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Two main hopefuls in Colombia’s May 30 presidential race

Saturday, April 17th 2010 - 06:30 UTC
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Santos and Mockus, the two hopefuls with most chance Santos and Mockus, the two hopefuls with most chance

Colombian presidential candidates Juan Manuel Santos and Antanas Mockus have increased their lead in the run-up to the May 30 balloting, a new poll released Thursday revealed.

Mockus, a former Bogotá mayor and candidate of the centrist Green Party, stood in second place with 29% of the vote, while Santos, a tough defence minister and standard-bearer of the conservative Party of the U, remained in first with 36%, according to the survey commissioned by the CM& news program.

Conservative Party hopeful Noemi Sanin, a former ambassador to Spain and Britain, finds herself 10 points behind Mockus with 19% of voter preference.

Support for four other candidates registered only in the single digits, while 2% of respondents said they would cast a blank ballot and 3% either said they did not have a preference or did not respond.

The poll, which has a margin of error of plus/minus 3 percentage-points, was conducted from April 12-14 in 38 cities.

A survey commissioned by the daily El Tiempo and W radio and released last week showed Santos with 29.5% of the vote, Mockus with 24.8% and Sanin with 16%..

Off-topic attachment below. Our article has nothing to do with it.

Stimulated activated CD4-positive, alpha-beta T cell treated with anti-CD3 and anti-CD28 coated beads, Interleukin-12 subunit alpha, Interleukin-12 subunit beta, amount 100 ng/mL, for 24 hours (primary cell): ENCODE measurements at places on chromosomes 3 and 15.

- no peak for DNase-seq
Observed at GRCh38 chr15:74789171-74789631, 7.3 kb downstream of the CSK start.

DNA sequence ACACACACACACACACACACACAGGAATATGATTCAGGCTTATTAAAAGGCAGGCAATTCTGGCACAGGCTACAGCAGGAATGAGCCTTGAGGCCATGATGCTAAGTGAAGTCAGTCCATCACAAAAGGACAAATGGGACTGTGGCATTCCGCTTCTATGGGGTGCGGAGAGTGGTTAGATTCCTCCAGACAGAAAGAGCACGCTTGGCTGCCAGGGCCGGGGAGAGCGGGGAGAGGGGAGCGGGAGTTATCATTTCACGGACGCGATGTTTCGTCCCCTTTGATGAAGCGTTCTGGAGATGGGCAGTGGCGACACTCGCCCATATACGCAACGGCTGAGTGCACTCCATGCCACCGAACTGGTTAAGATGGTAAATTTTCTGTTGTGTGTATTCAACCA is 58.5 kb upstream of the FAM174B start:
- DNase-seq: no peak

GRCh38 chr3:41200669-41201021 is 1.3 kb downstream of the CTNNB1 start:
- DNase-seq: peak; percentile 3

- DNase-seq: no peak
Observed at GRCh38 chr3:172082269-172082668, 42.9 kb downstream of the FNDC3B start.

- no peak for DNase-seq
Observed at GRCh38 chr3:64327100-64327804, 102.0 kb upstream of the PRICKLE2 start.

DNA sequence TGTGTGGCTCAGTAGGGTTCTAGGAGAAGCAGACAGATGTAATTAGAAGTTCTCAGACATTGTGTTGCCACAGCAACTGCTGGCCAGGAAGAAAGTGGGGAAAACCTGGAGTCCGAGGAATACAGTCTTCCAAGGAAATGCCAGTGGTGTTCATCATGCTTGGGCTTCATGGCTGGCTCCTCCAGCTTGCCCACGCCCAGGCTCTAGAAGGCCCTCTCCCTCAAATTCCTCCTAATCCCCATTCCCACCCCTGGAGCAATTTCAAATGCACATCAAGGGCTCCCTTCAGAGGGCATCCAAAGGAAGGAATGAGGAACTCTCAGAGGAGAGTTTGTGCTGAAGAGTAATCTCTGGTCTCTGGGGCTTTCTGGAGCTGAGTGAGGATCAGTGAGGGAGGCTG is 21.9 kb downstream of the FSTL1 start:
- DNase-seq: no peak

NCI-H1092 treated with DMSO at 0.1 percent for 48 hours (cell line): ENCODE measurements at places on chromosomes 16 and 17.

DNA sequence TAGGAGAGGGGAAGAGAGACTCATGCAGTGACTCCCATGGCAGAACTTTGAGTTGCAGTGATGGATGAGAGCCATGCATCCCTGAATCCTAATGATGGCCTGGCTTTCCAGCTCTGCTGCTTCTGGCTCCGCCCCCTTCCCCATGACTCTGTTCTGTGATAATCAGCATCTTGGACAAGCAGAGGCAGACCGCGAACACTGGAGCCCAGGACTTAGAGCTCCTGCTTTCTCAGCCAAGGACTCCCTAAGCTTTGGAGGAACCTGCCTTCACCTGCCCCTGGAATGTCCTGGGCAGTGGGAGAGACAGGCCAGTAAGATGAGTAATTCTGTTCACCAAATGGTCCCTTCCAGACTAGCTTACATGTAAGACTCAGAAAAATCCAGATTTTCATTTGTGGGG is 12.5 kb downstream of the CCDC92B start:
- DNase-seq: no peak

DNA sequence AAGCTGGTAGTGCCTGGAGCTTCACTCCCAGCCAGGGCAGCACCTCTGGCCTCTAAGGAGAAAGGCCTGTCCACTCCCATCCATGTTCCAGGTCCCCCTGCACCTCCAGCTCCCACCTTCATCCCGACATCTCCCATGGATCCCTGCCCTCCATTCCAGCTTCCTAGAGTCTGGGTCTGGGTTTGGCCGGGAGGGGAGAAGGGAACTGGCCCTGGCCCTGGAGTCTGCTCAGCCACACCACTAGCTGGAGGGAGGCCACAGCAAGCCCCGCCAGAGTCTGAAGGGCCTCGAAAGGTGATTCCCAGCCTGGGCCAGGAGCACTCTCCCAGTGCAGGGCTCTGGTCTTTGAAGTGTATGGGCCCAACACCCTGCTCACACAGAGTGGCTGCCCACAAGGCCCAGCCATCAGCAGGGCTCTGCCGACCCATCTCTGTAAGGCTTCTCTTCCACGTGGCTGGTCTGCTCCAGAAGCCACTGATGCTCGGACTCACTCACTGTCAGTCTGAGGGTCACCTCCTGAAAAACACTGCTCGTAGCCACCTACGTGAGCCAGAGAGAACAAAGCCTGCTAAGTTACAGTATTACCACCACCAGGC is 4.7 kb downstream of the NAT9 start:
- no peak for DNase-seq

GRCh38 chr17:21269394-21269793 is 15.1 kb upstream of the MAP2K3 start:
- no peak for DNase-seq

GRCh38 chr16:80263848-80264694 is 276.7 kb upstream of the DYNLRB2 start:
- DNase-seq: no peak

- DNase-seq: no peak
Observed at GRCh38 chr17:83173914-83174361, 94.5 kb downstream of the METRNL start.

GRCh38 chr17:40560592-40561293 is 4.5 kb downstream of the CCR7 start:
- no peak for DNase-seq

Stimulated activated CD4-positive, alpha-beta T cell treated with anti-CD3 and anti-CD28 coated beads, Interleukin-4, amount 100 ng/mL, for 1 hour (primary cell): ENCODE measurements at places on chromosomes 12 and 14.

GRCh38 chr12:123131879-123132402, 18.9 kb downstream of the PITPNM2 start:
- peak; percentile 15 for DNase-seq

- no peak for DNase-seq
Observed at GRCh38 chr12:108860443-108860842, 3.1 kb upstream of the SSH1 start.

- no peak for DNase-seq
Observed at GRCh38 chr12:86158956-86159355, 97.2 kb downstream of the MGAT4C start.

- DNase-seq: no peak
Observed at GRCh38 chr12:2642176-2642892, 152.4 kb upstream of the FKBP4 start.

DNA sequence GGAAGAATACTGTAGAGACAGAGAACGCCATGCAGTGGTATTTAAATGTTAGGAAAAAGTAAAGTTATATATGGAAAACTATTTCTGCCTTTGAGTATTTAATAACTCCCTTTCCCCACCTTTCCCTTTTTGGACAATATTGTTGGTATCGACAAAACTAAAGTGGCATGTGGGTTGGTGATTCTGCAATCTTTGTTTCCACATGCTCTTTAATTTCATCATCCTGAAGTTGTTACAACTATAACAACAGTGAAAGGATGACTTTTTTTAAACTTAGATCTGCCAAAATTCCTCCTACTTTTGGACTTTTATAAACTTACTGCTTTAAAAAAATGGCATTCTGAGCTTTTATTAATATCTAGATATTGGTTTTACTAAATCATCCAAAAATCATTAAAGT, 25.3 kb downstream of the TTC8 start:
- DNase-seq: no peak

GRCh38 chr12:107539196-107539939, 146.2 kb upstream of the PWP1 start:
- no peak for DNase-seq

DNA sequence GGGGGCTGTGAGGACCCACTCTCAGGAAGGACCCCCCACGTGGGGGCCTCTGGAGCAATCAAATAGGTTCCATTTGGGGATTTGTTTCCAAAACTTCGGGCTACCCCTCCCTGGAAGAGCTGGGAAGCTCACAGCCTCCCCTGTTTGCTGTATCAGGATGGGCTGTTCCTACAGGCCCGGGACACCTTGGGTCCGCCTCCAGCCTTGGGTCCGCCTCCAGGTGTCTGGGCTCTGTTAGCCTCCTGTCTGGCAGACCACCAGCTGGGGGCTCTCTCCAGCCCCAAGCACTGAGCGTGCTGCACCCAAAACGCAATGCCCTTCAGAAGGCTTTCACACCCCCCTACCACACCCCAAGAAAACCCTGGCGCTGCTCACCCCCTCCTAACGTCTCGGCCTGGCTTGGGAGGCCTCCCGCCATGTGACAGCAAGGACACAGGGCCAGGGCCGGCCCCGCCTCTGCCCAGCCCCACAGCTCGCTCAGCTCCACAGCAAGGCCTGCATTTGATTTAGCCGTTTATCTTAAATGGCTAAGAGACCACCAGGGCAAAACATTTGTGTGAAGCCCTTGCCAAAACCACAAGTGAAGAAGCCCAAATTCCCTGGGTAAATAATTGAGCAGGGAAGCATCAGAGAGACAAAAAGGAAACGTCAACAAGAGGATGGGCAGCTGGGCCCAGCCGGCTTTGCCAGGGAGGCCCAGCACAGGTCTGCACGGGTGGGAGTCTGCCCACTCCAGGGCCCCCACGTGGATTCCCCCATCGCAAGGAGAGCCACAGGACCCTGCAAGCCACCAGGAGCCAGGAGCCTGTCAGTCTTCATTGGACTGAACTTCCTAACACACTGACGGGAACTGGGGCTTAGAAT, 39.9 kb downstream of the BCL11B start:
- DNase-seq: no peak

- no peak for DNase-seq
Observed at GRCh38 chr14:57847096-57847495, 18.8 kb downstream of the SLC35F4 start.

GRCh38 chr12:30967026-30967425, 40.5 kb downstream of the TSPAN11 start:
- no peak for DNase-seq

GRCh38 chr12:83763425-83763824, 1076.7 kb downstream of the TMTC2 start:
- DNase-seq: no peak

Colombians will go to the polls on May 30 to choose the successor to President Alvaro Uribe. If no candidate receives more than 50% of the vote, a runoff will be held on June 20. The newly elected president will be sworn in on August 7 for a four-year term.

Current president Alvaro Uribe was unsuccessful in his attempt for a constitutional amendment that would enable him to run for a third consecutive period.

Uribe has proven to be one of Colombia’s presidents with the most sustained support in over half a century.

His “strong democracy” policies to fight insurgency and organized drug lords, with US support, has turned the tide, as well as his orthodox policies to open the Colombian economy and attract foreign investment.

In his eight years as president his public opinion support has never been below 60%.

 

Categories: Politics, Latin America.

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